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Augustine.jpg David Naugle’s second chapter in his fine new book, Reordered Love, Reordered Lives: Learning the Deep Meaning of Happiness, is about Augustine.


Augustine lists the three causes of unhappiness and the one cause of genuine happiness.

What do you think of his breakdown? How about a concrete instance of each one?

Here they are:

1. Some people are unhappy because they cannot obtain what they treasure most. This person does not get what he or she most wants. They are unhappy because of what they lack.

2. Some people are unhappy because they have what they want but what they want cannot or does not make them happy. These folks love what they should not love.

3. Some people are unhappy because they have what makes them happy but they don’t value what makes them happy enough. They live an ironic life. They don’t love what they should.

4. Those who are truly happy — and he’s not talking about happy faces — are those who know the chief good of life and have it.

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Kurt Buchholz

posted February 20, 2009 at 12:36 am

Or they know the Good Chief of Life and have Him! (Or Good Chief of Life).

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Kurt Buchholz

posted February 20, 2009 at 12:37 am

Sorry the part in brackets was suppose to read, “The Chief of good and life.”

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Scot McKnight

posted February 20, 2009 at 12:38 am

Kurt, nice comment.

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Travis Greene

posted February 20, 2009 at 10:15 am

Option 1 has shades of Buddhist thought.
I suspect the unhappy ultimately all end up in category 2. After all, everyone finds what they truly seek.

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posted February 20, 2009 at 10:24 am

I think his descriptions are pretty good. Examples:
1. the perfect job/car/salary/mate
2. see above
3. health/family/basic material needs
I’d say people spend a lot of time seeking things they (incorrectly) think will make them happy rather than the author of life who designed us so that we could only be happy in Him.

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posted February 20, 2009 at 11:13 am

Again, I just have to push back at the theme of this book. If only there was a real, direct correlation between serving God and being happy. Sometimes, and for some people there was, but often following God can make you very unhappy. Was Jeremiah happy? Was John of the Cross happy while in the midst of the years of the dark night of the soul? Was the writer of Ecclesiastes happy? It seems to me that God is more interested in making us holy than happy. I keep wondering if I’m missing something. Or maybe the book just isn’t that deep and is meant as a response to a modern culture which equates happiness with possession and luxury.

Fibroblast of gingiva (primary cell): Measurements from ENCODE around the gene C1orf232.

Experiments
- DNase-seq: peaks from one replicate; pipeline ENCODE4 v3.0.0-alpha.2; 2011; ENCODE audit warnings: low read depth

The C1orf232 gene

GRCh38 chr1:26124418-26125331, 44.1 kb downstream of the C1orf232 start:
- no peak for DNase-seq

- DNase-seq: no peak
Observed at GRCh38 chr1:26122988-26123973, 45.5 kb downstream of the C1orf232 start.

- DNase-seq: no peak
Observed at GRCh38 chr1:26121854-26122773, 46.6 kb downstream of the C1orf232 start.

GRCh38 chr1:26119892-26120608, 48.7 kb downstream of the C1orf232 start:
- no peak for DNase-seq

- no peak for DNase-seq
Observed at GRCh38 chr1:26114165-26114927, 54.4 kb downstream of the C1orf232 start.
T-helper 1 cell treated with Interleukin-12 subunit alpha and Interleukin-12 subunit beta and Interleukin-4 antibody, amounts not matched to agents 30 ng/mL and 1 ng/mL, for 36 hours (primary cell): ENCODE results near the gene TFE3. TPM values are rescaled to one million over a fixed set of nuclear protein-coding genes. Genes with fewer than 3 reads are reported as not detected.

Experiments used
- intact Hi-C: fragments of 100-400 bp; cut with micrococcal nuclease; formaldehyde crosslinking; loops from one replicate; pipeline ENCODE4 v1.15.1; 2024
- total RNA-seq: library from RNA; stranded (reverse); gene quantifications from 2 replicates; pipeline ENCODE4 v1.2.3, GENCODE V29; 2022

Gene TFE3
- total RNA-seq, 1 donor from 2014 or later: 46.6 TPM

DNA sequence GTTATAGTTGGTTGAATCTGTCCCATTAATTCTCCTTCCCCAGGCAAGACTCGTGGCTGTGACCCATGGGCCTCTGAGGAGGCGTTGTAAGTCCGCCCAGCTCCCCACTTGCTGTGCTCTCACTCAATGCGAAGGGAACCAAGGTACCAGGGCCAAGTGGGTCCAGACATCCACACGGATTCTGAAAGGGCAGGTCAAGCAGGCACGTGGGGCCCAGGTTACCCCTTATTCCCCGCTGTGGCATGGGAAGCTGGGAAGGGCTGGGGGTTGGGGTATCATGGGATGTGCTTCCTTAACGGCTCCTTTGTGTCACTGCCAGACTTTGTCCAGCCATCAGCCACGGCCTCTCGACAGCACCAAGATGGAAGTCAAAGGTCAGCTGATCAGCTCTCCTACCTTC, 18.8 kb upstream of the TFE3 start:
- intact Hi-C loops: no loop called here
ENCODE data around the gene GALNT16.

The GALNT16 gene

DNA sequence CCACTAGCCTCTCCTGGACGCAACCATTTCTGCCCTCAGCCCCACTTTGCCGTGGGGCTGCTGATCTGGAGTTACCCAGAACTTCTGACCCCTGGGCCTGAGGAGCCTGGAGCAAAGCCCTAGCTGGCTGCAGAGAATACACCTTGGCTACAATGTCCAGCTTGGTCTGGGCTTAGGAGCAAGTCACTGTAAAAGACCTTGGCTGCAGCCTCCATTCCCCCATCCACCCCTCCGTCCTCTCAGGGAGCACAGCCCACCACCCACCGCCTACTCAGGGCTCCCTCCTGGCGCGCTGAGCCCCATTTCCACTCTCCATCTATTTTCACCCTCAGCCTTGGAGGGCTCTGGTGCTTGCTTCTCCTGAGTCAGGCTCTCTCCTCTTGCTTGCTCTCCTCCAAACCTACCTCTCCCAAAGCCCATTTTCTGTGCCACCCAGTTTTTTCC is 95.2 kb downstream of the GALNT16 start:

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Travis Greene

posted February 20, 2009 at 12:42 pm

I think the problem is with the word “happy”. A word like joy or peace might be better. I don’t at all thing the point is that if you do what God says, you’ll get everything you want.

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posted February 20, 2009 at 2:58 pm

I guess that to me happiness implies a level of emotional well-being which I’m just not convinced is part and parcel of a walk with God. Really, I am concerned that too many people believe that if you are a good Christian, then you will enjoy a good life. The prosperity gospel people define a good life by material blessings, while people such as the author seem to define it by emotional well-being, strong, happy relationships, etc. Thankfully, for many people happiness and the Christian walk do go together. However, for many people -including Christians – life is not all that happy. Even while walking with God (and fairly often, because of walking with God), there can be a good amount of struggle, sorrow, rejection, frustrations, etc. I do not think we need to be setting up an expectation that the good Christian, who is walking with God, will be a happy person.

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posted February 20, 2009 at 7:26 pm

Hmmm…some have the Beatitudes as using “happy” and others “blessed” — I believe that “happiness” is a state of mind and the Christian is the most blessed. James certainly understood this (Scot, thanks for your current study of James.) paradox.

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posted February 21, 2009 at 12:37 am

interesting. I can see blessed. To my understanding, one can be quite miserable and still know to the core of your being that you are blessed beyond all measure. But it is hard to be miserable and happy at the same time.
I still wonder if the author isn’t painting an emotional prosperity gospel perspective. A good Christian is not necessarily a happy Christian. But I could agree with the idea that a good Christian is a blessed Christian, even when he or she is far from happy.

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